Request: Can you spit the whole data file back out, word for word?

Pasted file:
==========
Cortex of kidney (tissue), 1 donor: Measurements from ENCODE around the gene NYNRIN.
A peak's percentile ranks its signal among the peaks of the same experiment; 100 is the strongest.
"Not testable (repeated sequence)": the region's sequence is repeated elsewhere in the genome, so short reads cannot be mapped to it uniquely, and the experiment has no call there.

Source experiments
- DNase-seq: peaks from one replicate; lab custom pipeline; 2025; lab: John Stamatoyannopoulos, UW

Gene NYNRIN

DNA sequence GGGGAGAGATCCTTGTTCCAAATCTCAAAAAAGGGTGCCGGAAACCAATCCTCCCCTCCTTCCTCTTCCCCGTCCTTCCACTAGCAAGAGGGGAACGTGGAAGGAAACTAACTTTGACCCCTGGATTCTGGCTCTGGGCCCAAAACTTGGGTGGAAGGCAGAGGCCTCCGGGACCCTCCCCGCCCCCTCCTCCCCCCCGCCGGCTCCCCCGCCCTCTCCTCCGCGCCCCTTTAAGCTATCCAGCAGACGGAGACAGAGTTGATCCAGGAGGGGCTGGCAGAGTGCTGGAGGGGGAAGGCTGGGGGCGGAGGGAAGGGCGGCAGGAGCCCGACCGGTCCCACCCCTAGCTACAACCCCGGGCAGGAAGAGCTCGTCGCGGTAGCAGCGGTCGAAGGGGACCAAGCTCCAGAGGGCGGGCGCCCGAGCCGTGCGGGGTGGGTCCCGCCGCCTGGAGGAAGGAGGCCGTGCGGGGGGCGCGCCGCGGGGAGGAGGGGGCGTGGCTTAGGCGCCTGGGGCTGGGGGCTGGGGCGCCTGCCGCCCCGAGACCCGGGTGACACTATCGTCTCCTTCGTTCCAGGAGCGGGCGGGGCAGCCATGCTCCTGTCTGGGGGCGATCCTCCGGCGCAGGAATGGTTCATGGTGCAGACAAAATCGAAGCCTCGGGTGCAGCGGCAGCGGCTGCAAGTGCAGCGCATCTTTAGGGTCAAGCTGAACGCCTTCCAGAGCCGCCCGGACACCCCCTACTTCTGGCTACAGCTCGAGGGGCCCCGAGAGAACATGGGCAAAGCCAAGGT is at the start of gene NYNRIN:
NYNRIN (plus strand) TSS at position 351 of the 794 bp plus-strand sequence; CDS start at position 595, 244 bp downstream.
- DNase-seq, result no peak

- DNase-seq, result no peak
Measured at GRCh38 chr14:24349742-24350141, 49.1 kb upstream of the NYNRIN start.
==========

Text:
Cortex of kidney (tissue), 1 donor: Measurements from ENCODE around the gene NYNRIN.
A peak's percentile ranks its signal among the peaks of the same experiment; 100 is the strongest.
"Not testable (repeated sequence)": the region's sequence is repeated elsewhere in the genome, so short reads cannot be mapped to it uniquely, and the experiment has no call there.

Source experiments
- DNase-seq: peaks from one replicate; lab custom pipeline; 2025; lab: John Stamatoyannopoulos, UW

Gene NYNRIN

DNA sequence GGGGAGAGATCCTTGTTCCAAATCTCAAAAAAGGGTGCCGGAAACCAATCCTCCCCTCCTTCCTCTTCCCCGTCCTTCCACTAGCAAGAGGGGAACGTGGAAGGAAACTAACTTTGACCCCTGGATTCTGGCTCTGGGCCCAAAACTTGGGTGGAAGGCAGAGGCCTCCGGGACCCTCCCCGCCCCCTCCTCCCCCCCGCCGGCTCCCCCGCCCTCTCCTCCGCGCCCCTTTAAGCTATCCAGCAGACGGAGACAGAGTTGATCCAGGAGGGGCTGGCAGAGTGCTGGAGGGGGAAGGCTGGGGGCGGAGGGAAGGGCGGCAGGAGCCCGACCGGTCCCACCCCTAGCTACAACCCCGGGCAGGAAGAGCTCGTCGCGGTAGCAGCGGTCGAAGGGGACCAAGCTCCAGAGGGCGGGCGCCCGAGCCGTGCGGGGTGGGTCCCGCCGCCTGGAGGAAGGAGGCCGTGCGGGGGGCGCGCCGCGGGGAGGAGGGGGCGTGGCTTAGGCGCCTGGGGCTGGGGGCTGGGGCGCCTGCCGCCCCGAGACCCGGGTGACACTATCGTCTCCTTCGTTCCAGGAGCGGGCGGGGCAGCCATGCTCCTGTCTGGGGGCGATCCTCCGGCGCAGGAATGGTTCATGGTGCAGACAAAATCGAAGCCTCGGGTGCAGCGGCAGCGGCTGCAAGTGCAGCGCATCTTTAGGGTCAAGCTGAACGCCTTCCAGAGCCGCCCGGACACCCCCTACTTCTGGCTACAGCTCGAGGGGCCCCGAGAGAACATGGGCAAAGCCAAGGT is at the start of gene NYNRIN:
NYNRIN (plus strand) TSS at position 351 of the 794 bp plus-strand sequence; CDS start at position 595, 244 bp downstream.
- DNase-seq, result no peak

- DNase-seq, result no peak
Measured at GRCh38 chr14:24349742-24350141, 49.1 kb upstream of the NYNRIN start.